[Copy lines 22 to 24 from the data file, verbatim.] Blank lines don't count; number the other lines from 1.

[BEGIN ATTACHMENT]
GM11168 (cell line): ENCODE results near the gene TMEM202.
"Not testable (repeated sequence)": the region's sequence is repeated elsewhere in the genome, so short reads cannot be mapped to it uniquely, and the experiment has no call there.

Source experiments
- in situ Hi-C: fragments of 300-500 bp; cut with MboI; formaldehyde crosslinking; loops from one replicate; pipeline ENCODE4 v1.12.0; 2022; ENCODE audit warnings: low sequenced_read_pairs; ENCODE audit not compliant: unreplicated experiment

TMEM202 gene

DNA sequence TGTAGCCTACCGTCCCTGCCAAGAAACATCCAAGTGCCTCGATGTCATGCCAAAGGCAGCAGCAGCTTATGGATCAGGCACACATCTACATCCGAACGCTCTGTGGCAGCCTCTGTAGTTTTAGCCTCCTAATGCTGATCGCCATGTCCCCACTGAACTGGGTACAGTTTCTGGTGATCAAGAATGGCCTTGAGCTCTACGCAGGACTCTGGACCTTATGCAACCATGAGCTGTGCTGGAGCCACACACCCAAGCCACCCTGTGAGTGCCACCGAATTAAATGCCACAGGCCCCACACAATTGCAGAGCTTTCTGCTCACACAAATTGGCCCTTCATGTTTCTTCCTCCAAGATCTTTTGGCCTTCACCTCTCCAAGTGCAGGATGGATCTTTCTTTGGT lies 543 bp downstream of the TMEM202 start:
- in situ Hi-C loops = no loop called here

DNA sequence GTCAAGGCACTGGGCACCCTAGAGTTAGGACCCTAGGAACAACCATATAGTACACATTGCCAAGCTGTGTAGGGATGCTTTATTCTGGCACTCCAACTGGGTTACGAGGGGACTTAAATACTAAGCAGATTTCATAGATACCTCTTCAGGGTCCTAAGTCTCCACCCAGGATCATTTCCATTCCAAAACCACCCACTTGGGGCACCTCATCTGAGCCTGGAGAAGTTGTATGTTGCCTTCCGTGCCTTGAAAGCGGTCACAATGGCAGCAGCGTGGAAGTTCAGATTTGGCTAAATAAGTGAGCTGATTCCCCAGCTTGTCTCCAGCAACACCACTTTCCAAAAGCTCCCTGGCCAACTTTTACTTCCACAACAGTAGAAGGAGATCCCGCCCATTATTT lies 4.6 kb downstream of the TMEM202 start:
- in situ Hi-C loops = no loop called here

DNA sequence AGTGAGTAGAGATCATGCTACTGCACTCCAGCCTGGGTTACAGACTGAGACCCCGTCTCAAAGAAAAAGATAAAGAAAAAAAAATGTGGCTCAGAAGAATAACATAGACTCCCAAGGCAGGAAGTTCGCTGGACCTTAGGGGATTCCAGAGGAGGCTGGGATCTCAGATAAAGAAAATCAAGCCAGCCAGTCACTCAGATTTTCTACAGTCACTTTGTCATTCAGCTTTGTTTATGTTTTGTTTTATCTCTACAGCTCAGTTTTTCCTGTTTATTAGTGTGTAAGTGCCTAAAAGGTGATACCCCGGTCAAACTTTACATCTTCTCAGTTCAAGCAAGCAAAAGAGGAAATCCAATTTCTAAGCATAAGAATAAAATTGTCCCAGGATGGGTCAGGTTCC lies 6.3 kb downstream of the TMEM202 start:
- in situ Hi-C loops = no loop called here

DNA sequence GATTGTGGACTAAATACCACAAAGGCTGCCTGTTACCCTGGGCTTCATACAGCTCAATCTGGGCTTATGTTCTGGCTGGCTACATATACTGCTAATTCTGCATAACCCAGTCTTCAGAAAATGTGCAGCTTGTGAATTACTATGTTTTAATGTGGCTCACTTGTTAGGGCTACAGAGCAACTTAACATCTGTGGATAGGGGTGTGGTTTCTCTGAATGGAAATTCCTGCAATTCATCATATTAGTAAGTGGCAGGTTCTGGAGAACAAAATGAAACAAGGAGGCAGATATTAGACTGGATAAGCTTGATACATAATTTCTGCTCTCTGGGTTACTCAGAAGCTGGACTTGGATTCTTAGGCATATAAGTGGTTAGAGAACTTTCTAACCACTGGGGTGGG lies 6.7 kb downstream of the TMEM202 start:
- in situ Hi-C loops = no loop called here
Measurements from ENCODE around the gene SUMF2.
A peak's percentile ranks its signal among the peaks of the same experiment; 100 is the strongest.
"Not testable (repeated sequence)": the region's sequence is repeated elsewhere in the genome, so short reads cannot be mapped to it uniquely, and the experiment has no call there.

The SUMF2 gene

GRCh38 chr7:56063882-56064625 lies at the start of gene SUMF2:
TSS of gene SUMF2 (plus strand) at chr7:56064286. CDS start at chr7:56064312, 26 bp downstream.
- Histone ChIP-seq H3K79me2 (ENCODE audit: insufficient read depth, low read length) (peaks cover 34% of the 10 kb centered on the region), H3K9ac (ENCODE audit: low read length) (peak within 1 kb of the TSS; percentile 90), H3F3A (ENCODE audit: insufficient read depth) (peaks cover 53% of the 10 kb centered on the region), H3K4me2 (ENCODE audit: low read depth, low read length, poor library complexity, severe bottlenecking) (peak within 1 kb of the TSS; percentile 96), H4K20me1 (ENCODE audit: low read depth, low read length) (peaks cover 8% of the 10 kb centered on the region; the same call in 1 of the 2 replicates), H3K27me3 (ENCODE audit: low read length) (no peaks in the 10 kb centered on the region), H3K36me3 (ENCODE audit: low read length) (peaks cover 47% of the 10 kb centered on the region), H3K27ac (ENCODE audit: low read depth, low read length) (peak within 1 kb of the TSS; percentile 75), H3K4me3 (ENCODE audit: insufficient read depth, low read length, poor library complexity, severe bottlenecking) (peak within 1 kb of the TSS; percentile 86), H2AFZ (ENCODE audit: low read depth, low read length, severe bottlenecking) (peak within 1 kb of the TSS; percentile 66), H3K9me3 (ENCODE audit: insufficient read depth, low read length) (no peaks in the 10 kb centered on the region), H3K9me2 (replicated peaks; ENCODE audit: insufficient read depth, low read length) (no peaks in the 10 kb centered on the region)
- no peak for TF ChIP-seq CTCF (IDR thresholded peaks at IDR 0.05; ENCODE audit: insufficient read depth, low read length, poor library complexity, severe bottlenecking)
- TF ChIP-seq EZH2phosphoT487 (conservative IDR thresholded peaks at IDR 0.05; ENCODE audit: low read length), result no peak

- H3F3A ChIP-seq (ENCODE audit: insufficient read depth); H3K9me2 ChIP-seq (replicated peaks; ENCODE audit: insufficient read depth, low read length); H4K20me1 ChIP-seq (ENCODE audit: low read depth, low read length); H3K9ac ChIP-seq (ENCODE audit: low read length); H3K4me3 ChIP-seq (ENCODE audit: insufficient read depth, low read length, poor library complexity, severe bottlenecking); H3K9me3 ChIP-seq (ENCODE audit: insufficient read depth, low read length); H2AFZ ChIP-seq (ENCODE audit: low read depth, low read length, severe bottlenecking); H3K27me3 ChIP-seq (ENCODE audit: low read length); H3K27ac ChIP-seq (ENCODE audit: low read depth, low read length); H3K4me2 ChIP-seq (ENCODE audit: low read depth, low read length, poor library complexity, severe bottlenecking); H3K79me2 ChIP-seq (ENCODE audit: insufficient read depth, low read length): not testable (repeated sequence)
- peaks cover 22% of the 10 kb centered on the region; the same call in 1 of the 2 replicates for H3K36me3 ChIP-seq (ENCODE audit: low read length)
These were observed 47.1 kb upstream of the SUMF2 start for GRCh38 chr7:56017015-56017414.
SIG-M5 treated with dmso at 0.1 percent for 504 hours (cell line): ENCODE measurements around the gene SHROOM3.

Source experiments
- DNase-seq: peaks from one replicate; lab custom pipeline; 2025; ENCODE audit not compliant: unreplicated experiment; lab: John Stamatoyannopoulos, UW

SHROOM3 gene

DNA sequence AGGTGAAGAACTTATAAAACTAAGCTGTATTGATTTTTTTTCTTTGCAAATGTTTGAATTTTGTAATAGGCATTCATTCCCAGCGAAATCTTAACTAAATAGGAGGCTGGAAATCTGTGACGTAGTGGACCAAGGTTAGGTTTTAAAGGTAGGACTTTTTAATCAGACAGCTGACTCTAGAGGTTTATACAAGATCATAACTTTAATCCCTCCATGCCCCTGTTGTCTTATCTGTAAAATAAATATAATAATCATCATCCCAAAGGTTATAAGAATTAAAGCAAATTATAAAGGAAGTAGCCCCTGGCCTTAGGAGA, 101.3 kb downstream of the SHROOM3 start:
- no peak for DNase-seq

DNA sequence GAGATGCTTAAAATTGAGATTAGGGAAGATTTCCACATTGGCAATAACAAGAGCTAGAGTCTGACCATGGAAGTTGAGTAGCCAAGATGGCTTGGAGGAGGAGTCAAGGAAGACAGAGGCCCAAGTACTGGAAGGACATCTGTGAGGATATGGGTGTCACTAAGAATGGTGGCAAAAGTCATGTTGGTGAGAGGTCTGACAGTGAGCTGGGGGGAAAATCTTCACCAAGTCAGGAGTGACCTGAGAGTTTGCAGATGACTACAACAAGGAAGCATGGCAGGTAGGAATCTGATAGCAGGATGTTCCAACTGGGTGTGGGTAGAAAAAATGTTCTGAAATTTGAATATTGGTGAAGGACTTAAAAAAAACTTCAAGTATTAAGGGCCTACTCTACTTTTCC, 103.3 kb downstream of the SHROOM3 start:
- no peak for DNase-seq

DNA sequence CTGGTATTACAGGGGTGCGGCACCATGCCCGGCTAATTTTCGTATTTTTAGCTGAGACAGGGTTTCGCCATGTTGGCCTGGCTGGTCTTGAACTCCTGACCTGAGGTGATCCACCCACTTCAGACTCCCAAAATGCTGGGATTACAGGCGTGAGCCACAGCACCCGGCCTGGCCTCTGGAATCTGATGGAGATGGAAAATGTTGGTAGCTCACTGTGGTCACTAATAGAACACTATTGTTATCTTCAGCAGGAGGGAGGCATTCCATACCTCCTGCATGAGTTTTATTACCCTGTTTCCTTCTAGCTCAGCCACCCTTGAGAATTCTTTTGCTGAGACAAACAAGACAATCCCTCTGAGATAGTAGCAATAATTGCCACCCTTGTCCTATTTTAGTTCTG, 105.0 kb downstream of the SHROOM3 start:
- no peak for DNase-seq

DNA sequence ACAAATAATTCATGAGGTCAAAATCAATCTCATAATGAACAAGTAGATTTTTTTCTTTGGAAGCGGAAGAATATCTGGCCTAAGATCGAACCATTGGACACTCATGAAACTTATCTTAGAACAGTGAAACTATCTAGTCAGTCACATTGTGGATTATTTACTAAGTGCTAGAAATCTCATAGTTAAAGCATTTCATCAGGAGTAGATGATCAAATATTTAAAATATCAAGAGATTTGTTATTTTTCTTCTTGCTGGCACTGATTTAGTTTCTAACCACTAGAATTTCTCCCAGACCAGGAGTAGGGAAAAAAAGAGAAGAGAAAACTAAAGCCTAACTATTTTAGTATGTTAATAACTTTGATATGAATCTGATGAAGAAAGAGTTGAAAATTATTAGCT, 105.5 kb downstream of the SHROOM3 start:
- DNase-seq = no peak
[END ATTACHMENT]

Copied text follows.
- TF ChIP-seq EZH2phosphoT487 (conservative IDR thresholded peaks at IDR 0.05; ENCODE audit: low read length), result no peak

- H3F3A ChIP-seq (ENCODE audit: insufficient read depth); H3K9me2 ChIP-seq (replicated peaks; ENCODE audit: insufficient read depth, low read length); H4K20me1 ChIP-seq (ENCODE audit: low read depth, low read length); H3K9ac ChIP-seq (ENCODE audit: low read length); H3K4me3 ChIP-seq (ENCODE audit: insufficient read depth, low read length, poor library complexity, severe bottlenecking); H3K9me3 ChIP-seq (ENCODE audit: insufficient read depth, low read length); H2AFZ ChIP-seq (ENCODE audit: low read depth, low read length, severe bottlenecking); H3K27me3 ChIP-seq (ENCODE audit: low read length); H3K27ac ChIP-seq (ENCODE audit: low read depth, low read length); H3K4me2 ChIP-seq (ENCODE audit: low read depth, low read length, poor library complexity, severe bottlenecking); H3K79me2 ChIP-seq (ENCODE audit: insufficient read depth, low read length): not testable (repeated sequence)
- peaks cover 22% of the 10 kb centered on the region; the same call in 1 of the 2 replicates for H3K36me3 ChIP-seq (ENCODE audit: low read length)